I'm just going to refresh to make sure it's finished. Yes, it has. So I'm going to go to opportunities and dive into my record, and there it is. My button has appeared. So, if I click this button, I can see what the current sharing rules are on it. So I can see now that I'm the user, I'm the owner, and I have full access to that record, which makes sense; I'm the owner of the record, and therefore I should be getting full access to that record. So then we can click "Add" to add a manual sharing rule.
So I have the option of adding public group roles and everyone in the role hierarchy under that role, or adding individual user roles. So for the public groups, you can create a group in the Salesforce setup, add a group of users to it, and then add that group here, and it will share the record. So here, Salesforce actually creates one already called "all internal users." So we could have that and say that all internal users have read-only access to this one record within Salesforce. I can also say read and write. So those are the two options.
Alternatively, I could play one or more of the roles we've played before. So I could do both the internal users group and the role, but I'm going to remove all of the subordinates and roles. Or, finally, I could do specific users within Salesforce. So I'm actually going to add James Johnston and get rid of the other roles. I'm going to make sure it's read-only, and I'm going to click save. And now you can see that in my sharing details, I have myself as the owner, which has full access, and I've got James Johnston, who has read-only access. And the reason for this is because of manual sharing.
So the reason is actually quite complex; you'll find quite a few different reasons for why people have been given access. It might be driven by the ownership of an account, which, along with the permissions, has cascaded down to the opportunity. It could be a sharing rule on the object, and they've been granted access based on sharing. But sometimes that can get quite complicated because you'll only get the type of sharing rule that's shared between two roles. And a sharing rule is the reason for the link, but it doesn't say why a specific user has access to that record. If you click "expand list," it actually shows you what access everybody has within salesforce.org, and you can kind of filter based on that if they do have access.
So you can see here that, actually, this security user has read-only access for some reason, but I set this object to private. So why is this security user getting access to this record? Because, by default, if we set the organisational wide defaults to private, only the owners of the record, or the manual sharing rule that I created, should have access, explains James Johnston. So let's take a look at why. So you can basically hover over here, click "why," and it will tell you exactly why. It says that the reason is because they're an administrator. So you can see now that they've got access to the record because that user actually happens to be an administrator. And we can click through to the user and prove that information as well. I can click up here, go into the user detail, and this is actually called an analytics cloud security user, which seems a little strange, but I can dive in here, and if I search for opportunities, you can see here that they have view all access to that object, which is why they can see those records.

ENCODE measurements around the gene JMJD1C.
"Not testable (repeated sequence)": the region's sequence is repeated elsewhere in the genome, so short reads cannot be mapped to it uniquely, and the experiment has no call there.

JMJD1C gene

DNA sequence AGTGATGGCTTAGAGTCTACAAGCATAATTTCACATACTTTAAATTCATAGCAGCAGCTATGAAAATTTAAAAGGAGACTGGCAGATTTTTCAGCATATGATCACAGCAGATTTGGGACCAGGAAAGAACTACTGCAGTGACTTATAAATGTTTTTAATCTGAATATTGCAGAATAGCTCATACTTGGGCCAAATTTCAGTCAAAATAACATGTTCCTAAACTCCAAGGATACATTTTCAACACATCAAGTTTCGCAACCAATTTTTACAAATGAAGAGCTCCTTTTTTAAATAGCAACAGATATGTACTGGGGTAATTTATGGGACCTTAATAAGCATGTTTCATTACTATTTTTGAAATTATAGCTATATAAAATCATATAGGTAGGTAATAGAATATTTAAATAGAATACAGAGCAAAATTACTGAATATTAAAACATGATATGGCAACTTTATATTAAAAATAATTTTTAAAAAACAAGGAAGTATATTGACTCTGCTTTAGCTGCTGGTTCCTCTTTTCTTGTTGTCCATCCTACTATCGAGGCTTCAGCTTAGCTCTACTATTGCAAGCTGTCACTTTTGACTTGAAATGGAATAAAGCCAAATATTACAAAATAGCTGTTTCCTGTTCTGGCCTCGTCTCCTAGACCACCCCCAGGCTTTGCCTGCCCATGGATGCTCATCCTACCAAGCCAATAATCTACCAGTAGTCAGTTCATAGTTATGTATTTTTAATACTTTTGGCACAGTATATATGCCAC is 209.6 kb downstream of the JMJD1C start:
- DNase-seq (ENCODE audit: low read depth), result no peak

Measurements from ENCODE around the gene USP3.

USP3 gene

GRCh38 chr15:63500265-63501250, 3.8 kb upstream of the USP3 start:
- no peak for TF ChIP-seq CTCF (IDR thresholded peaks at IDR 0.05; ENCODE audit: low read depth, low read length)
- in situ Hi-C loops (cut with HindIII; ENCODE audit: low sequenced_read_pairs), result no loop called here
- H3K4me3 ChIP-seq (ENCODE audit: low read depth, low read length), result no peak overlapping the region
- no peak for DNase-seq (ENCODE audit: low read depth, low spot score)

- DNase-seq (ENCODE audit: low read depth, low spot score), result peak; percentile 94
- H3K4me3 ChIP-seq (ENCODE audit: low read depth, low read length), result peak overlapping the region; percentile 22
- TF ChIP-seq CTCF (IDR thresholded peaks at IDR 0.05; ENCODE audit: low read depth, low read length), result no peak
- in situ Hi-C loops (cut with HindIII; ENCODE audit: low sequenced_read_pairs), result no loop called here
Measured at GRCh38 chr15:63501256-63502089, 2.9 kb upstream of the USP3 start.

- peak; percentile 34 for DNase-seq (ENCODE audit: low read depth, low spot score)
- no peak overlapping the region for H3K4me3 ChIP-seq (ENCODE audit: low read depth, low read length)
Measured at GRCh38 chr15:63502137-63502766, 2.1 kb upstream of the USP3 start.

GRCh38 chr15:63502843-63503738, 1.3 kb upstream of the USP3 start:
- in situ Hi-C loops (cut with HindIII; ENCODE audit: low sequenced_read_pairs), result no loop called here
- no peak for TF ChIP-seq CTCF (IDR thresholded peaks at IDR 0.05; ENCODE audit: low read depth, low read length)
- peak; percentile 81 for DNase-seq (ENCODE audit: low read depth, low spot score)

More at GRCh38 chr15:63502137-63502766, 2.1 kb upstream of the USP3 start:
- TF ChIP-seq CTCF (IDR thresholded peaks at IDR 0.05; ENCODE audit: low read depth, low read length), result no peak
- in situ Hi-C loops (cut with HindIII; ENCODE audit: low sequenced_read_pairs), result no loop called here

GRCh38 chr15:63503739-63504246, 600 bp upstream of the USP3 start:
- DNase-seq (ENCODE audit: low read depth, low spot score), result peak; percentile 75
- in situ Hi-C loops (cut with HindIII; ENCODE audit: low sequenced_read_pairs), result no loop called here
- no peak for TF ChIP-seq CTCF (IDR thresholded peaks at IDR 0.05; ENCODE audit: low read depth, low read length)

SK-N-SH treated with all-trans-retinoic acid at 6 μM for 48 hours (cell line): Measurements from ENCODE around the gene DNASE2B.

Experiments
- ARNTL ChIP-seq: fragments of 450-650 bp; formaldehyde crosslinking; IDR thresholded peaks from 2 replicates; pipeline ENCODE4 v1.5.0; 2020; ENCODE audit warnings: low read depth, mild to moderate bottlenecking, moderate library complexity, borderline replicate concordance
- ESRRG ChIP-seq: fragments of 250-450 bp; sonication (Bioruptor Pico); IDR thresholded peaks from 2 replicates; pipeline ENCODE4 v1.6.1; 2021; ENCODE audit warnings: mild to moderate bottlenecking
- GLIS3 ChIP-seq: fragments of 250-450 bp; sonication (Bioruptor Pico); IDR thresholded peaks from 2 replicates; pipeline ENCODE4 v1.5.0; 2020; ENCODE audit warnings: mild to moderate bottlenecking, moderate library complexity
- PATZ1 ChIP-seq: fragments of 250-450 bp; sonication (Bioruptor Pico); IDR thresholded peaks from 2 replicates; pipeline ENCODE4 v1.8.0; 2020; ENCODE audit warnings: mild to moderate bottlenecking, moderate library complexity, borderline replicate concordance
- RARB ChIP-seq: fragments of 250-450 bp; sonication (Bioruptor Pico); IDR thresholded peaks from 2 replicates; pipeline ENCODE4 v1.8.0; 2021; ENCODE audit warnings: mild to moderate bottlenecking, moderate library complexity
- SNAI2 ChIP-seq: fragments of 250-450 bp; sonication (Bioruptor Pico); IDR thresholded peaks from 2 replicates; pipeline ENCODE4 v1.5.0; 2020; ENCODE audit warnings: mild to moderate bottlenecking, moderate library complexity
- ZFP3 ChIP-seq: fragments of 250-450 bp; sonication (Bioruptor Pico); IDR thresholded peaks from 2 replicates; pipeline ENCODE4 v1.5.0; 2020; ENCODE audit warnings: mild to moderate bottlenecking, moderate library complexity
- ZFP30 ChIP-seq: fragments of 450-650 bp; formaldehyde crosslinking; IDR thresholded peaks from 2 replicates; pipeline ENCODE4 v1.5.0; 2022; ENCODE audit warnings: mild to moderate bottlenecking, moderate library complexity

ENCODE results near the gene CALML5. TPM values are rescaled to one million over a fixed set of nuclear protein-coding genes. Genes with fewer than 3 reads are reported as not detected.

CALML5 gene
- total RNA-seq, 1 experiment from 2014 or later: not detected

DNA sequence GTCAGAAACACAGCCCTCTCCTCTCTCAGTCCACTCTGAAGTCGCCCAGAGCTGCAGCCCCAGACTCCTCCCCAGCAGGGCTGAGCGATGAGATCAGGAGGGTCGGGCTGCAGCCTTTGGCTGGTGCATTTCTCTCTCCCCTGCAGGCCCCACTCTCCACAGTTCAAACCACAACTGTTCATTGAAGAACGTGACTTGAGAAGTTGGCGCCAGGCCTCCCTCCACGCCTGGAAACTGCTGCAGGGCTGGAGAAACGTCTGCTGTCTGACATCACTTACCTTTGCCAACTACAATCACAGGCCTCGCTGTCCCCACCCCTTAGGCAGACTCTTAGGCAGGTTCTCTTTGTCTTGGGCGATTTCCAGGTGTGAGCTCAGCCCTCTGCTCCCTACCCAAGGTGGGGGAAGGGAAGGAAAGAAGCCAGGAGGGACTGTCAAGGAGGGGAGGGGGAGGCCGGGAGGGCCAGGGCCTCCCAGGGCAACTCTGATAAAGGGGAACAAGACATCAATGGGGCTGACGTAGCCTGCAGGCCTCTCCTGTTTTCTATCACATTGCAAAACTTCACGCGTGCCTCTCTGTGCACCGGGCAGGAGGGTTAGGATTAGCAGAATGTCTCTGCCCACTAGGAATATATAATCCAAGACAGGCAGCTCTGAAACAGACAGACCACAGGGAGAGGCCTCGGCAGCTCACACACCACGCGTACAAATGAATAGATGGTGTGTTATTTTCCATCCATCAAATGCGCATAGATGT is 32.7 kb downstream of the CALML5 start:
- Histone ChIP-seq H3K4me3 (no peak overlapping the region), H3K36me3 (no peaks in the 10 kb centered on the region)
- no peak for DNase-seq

So the sharing button is actually quite a useful little thing, and the expand list is quite a useful way of seeing why people have different access to the records. So, manual sharing is pretty straightforward. There's a button that you can put on the records to allow people to share the records. The owners of the records can share them, or administrators can share those records. And you've got the ability to add either public groups, roles, roles and subordinates, or users. And the access you can give is either read-only or read-write. So that's essentially it for manual sharing. So manual sharing is really only for sharing individual records. So if questions come up like that, then that's why we've so far screwed up. If you've got any questions, be sure to ask them in the chat. Otherwise, let's move on.